Various Sources of Vital Educational Assistance for Aspiring Accountants

Many of our country’s would-be calculators and balancers of big business and government budgets face a cruel financial quandary. Despite coinciding personal desire and public need for qualified accountants, many aspiring accountants face a major deficit of personal resources to pursue educational preparation for a lucrative career path. Following are some viable sources of vital capital for funding an accounting education.

Call Uncle Sam first

In the context of student financial assistance, everybody has a rich uncle. The U.S. government administers many free or extremely cost-efficient educational assistance programs. Uncle Sam manifests his special generosity toward America’s study body in the following ways:

• Pell Grant

As its name implies, this free money requires no repayment. Federal Pell grants are need-based and available only to undergraduate students. The maximum Pell Grant award is $5,500 for the 2013-2014 academic year and may continue for up to six academic years.

• Federal Supplemental Educational Opportunity Grants (“FSEOG”)

Like their Pell counterparts, FSEOG funds require no repayment and are available to undergraduate students who exhibit exceptional economic need. Precise amount of FSEOG awards depends upon fund availability at the school’s financial aid office and the applicant’s individual level of need.

• Work/study

This federal student financial aid format entails holding part-time on-campus employment scheduled around the student’s class schedule. Wages are typically competitive and applied directly toward the student/employee’s current educational expenses.

• Federal student loans

Although federal student loans do require subsequent repayment, they typically feature attractive terms and low rates of interest, as they are government-subsidized.
You may visit fafsa.gov to complete a Free Application for Student Aid (“FAFSA”) online. Submission of just one FAFSA is all it takes to apply for all the above federal student aid simultaneously.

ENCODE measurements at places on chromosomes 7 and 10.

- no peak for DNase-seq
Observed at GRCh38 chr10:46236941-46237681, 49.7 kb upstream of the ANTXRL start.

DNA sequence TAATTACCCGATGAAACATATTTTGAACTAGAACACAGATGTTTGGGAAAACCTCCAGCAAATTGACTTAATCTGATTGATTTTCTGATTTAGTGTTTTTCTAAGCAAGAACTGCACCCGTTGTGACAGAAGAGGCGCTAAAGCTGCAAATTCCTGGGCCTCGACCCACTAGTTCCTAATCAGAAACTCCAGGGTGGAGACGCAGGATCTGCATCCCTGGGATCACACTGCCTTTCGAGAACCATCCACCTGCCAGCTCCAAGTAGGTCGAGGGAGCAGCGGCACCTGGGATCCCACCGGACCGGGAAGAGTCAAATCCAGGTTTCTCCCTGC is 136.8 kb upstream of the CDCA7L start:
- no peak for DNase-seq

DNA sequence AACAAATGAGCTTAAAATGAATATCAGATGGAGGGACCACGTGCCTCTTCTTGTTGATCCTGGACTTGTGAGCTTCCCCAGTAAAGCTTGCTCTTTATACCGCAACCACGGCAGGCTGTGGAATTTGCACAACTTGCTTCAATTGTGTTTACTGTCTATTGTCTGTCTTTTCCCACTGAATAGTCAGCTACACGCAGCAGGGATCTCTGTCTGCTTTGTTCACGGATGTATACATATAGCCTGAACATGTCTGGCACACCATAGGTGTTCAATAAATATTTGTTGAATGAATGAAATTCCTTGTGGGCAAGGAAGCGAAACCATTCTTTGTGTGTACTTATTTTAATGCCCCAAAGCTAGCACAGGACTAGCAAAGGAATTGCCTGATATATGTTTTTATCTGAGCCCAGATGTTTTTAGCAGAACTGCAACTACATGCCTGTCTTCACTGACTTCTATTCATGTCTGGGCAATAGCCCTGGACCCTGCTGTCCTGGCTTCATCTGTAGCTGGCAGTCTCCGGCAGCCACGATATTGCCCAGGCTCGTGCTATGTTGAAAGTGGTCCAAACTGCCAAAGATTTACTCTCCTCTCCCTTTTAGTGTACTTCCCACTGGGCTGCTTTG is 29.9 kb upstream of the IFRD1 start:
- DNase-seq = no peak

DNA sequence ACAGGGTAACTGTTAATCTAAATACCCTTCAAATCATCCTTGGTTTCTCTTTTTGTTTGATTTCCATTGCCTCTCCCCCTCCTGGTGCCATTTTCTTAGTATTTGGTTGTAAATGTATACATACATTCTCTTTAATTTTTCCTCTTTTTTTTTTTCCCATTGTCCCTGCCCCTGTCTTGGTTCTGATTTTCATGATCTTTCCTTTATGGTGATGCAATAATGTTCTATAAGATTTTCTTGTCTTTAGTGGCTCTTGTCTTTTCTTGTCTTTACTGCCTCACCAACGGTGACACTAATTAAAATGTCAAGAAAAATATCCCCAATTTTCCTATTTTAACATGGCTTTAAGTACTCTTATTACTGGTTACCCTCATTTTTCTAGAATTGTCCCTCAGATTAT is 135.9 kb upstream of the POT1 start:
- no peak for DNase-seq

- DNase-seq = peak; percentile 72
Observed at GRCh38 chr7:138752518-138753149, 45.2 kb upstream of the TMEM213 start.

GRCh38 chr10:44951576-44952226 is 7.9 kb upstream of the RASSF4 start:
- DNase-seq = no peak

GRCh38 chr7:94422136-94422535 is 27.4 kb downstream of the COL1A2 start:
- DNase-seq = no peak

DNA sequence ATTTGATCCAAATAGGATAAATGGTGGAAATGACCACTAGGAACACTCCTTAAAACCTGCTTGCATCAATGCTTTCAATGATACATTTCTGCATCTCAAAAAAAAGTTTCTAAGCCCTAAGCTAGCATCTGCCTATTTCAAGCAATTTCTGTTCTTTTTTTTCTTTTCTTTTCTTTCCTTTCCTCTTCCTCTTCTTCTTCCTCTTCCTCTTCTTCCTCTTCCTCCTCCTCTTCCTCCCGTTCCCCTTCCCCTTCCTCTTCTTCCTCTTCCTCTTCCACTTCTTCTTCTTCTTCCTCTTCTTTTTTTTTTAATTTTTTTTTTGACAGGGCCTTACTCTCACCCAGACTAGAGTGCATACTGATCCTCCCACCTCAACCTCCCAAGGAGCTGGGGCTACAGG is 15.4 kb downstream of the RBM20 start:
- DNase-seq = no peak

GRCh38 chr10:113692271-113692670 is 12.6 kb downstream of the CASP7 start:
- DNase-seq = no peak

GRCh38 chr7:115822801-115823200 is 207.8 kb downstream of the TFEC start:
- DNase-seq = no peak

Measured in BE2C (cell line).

State funding sources

Many states also offer grants and low-cost subsidized loans for students. Start your search for state-funded student financial aid at your state’s department of higher education.

Institutional assistance

Sometimes, colleges and universities are the best sources of financing their own attendance costs. Talk to a financial aid counselor at the school(s) you plan to attend for more details about low-cost loans or scholarships available through the institution.

Look outside the box

Numerous accounting scholarships are available through private business and professional associations. While no repayment is required, eligibility criteria do vary widely among funding sources. Some scholarships are need-based while others are merit-based. Visit an exhaustive listing of accounting scholarships along with their respective application deadlines and eligibility criteria.

If you are female or an ethnic or racial minority, you may qualify for general educational scholarships offered by affinity groups based on such demographic affiliations. Just a few major examples are the National Association for Women, National Association for the Advancement of Colored People, Society for Advancement of Chicanos and Native Americans, and National Association for the Advancement of Hispanic People. Each of these organizations maintains an online website wherein you may search for information about scholarships.

Conclusion

The foregoing discussion should aptly illustrate that overcoming seemingly insurmountable financial obstacles to obtaining a quality education in accounting is easy for determined scholars who persist. Start your own quest for professional prestige and high income right now by taking full advantage of the above-described resources for educational funding. It is your first but most important accounting assignment you will ever complete.